Radishes bring colourful, crisp and a flavoursome notes to many dishes. They are particularly great when thinly sliced and tossed into salads or stir-frys. This root vegetable is a garden favourite as it’s easy and fast to grow, requiring limited growing space which makes them a great option for those with smaller gardens.

Planting Radish

Plant radish seeds (radish is best grown from seed) in a position that receives full sun, at 30cm apart. Radish seeds can be sown at any time of the year, however, to boost their growth rate ensure that the soil is well prepared with fertiliser such as Tui Blood & Bone. Sow more radish seeds each month for a continuous harvest.

Top tip: When your seeds begin sprouting, you may notice that you have planted  them too close together, you can thin them out to create more space. Thin seedlings to a 10-15cm spacing, and keep the removed seedings to use as garnishes, sandwiches or as part of salads.


Water regularly, particularly in the warmer summer months. It is best to water in the morning or in the evening to reduce water evaporation loss. If the soil becomes too dry this can result in bolting, where the radish becomes woody and bitter.

To help retain moisture, add mulch around the base of the seedlings, such as Tui Mulch and Feed. This mulch helps retain water, suppress weed growth, and boost the vital nutrients for your radish plants.

Boost your radishes growth rate by applying a liquid fertiliser every fortnight, such as Tui Organic Seaweed Plant Tonic.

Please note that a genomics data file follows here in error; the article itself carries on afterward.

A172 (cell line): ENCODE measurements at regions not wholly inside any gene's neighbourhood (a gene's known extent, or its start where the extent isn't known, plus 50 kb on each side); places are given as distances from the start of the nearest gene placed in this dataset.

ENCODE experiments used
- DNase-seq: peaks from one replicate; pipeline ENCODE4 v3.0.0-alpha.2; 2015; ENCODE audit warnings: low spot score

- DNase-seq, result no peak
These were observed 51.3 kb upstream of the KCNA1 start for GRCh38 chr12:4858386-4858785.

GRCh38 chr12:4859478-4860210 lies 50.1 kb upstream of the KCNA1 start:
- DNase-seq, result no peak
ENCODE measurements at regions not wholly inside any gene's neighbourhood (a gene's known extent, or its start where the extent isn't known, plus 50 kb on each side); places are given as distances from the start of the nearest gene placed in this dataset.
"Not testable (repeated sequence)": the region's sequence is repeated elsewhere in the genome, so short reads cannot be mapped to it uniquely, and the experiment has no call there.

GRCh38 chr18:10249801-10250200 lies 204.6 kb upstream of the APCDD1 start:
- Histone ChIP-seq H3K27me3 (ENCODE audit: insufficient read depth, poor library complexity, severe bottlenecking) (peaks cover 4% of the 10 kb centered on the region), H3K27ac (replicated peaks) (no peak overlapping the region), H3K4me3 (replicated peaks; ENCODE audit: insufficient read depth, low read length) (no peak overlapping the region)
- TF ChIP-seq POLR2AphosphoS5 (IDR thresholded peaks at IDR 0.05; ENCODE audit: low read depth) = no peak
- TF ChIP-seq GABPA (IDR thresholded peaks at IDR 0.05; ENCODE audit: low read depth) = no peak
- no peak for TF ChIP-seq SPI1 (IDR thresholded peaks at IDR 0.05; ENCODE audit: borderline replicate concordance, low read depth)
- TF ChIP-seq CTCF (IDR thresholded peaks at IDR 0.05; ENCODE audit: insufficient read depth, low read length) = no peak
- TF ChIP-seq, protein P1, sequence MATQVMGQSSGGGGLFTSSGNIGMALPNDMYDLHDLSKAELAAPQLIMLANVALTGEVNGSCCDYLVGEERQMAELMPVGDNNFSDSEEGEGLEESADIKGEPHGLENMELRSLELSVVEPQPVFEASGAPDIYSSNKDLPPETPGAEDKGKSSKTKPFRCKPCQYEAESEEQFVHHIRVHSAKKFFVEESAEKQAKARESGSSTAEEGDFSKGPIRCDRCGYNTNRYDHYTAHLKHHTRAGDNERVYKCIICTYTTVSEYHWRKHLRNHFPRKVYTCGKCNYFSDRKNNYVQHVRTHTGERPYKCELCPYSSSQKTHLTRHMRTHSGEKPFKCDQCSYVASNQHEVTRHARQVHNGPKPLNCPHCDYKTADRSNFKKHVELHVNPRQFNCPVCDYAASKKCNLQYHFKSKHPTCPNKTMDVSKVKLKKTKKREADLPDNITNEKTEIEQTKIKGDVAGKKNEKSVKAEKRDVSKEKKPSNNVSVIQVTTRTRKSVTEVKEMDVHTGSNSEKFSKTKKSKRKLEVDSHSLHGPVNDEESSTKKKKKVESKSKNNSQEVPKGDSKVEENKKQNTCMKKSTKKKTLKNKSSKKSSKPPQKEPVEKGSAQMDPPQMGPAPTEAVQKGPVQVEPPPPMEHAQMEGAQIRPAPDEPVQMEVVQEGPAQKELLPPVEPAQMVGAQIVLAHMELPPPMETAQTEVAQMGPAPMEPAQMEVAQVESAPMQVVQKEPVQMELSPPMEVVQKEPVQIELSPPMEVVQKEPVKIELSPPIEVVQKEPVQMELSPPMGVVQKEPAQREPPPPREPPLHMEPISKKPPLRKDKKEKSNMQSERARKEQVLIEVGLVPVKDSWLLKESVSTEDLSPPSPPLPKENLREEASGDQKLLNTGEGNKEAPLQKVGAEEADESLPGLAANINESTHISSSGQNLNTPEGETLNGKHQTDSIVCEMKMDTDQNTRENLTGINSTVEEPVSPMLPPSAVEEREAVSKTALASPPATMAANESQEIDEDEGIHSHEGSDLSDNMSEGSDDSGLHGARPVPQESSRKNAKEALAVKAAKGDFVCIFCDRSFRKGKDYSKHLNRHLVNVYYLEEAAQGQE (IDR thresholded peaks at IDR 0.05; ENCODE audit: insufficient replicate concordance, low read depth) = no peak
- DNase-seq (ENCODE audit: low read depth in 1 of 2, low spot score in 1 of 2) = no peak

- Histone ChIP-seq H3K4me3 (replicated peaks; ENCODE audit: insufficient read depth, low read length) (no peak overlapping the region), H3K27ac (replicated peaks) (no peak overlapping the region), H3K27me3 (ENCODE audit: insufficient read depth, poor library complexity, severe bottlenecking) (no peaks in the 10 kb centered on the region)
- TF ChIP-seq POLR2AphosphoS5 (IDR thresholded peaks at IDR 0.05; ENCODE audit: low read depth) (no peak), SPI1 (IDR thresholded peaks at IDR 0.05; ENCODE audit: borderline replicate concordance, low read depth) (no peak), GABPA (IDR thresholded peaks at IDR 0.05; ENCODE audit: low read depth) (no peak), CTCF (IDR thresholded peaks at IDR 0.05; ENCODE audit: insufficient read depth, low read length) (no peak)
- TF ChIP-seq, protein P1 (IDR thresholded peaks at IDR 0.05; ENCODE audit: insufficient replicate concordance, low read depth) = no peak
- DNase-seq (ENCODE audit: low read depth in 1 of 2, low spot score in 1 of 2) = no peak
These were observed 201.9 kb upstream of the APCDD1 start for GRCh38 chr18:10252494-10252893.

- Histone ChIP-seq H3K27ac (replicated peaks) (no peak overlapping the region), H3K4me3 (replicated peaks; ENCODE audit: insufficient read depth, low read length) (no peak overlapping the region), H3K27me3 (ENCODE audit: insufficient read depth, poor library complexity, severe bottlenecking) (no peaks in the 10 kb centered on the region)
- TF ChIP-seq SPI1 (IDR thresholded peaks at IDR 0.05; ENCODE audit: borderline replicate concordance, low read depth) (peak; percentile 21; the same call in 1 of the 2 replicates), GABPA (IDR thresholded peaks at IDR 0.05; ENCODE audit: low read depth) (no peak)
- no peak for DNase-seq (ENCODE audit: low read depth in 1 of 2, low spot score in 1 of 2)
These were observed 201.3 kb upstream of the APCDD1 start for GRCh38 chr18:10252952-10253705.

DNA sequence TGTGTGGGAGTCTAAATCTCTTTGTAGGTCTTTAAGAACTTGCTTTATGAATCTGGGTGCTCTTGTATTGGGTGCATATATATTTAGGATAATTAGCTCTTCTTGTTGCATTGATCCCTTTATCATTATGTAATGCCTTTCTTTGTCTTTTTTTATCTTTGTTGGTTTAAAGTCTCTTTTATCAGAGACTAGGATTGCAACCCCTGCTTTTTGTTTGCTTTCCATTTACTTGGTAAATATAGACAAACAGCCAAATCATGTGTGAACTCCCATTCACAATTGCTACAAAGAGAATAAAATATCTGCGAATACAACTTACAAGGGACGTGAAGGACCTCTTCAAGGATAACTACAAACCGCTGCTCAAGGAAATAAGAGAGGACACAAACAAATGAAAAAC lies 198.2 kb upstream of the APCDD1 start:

Pests and Diseases

Protect plants from slugs and snails by applying Yates Blitzem Slug and Snail Pellets around the base of the plants. If you notice caterpillars feeding on the leaves of your radishes, apply an insect spray such as Yates Nature’s Way Organic Citrus, Vegie & Ornamental Spray.

Top tip: If you are applying a fertiliser or pest control product on your radishes, wait several days before harvesting anything and be sure to rinse veggies well.


Radishes are ready to be harvested once they are larger than a marble, while the roots are young and tender. Avoid leaving them in the ground too long once they are ready as this will cause them to become tough and bitter. Radish leaves also make great salad greens, however, be mindful not to remove too many of the leaves from the plant as this will impact the growth of the radish.

Top Tip: Winter radish varieties can be left in the ground longer but dig them up if frost conditions are anticipated.


Want to make a tasty dish with your radishes?

Click here for our Sweet & Sour Chicken Bowl Recipe

This ‘How To’ Guide has been produced to provide basic information and our experienced staff are available to answer any questions that you may have. Because this guide is of a general nature, neither Palmers nor its staff are responsible for the application of the information, as the contents may need to be modified for individual projects and site applications.